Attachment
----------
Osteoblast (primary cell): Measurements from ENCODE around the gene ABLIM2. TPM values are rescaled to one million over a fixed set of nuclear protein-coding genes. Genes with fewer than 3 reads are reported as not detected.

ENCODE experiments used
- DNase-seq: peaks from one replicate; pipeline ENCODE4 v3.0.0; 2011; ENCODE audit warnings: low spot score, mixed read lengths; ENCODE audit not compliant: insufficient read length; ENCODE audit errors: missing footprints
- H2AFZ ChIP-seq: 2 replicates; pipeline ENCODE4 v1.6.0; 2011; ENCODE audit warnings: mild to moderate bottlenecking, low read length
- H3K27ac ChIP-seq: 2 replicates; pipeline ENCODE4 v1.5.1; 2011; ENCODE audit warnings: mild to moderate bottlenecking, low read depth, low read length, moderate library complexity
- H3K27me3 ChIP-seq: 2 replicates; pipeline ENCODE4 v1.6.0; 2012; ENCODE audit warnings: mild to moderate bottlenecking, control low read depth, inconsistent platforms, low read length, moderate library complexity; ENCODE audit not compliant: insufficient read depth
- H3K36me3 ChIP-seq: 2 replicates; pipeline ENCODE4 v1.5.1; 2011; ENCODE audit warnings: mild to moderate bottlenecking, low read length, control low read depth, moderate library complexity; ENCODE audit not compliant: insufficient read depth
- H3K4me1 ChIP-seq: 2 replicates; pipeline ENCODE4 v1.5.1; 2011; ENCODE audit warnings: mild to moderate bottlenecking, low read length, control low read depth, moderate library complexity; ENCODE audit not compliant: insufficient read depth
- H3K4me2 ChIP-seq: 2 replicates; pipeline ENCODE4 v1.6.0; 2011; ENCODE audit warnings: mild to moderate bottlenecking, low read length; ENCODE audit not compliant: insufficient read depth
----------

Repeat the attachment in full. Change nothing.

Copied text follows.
Osteoblast (primary cell): Measurements from ENCODE around the gene ABLIM2. TPM values are rescaled to one million over a fixed set of nuclear protein-coding genes. Genes with fewer than 3 reads are reported as not detected.

ENCODE experiments used
- DNase-seq: peaks from one replicate; pipeline ENCODE4 v3.0.0; 2011; ENCODE audit warnings: low spot score, mixed read lengths; ENCODE audit not compliant: insufficient read length; ENCODE audit errors: missing footprints
- H2AFZ ChIP-seq: 2 replicates; pipeline ENCODE4 v1.6.0; 2011; ENCODE audit warnings: mild to moderate bottlenecking, low read length
- H3K27ac ChIP-seq: 2 replicates; pipeline ENCODE4 v1.5.1; 2011; ENCODE audit warnings: mild to moderate bottlenecking, low read depth, low read length, moderate library complexity
- H3K27me3 ChIP-seq: 2 replicates; pipeline ENCODE4 v1.6.0; 2012; ENCODE audit warnings: mild to moderate bottlenecking, control low read depth, inconsistent platforms, low read length, moderate library complexity; ENCODE audit not compliant: insufficient read depth
- H3K36me3 ChIP-seq: 2 replicates; pipeline ENCODE4 v1.5.1; 2011; ENCODE audit warnings: mild to moderate bottlenecking, low read length, control low read depth, moderate library complexity; ENCODE audit not compliant: insufficient read depth
- H3K4me1 ChIP-seq: 2 replicates; pipeline ENCODE4 v1.5.1; 2011; ENCODE audit warnings: mild to moderate bottlenecking, low read length, control low read depth, moderate library complexity; ENCODE audit not compliant: insufficient read depth
- H3K4me2 ChIP-seq: 2 replicates; pipeline ENCODE4 v1.6.0; 2011; ENCODE audit warnings: mild to moderate bottlenecking, low read length; ENCODE audit not compliant: insufficient read depth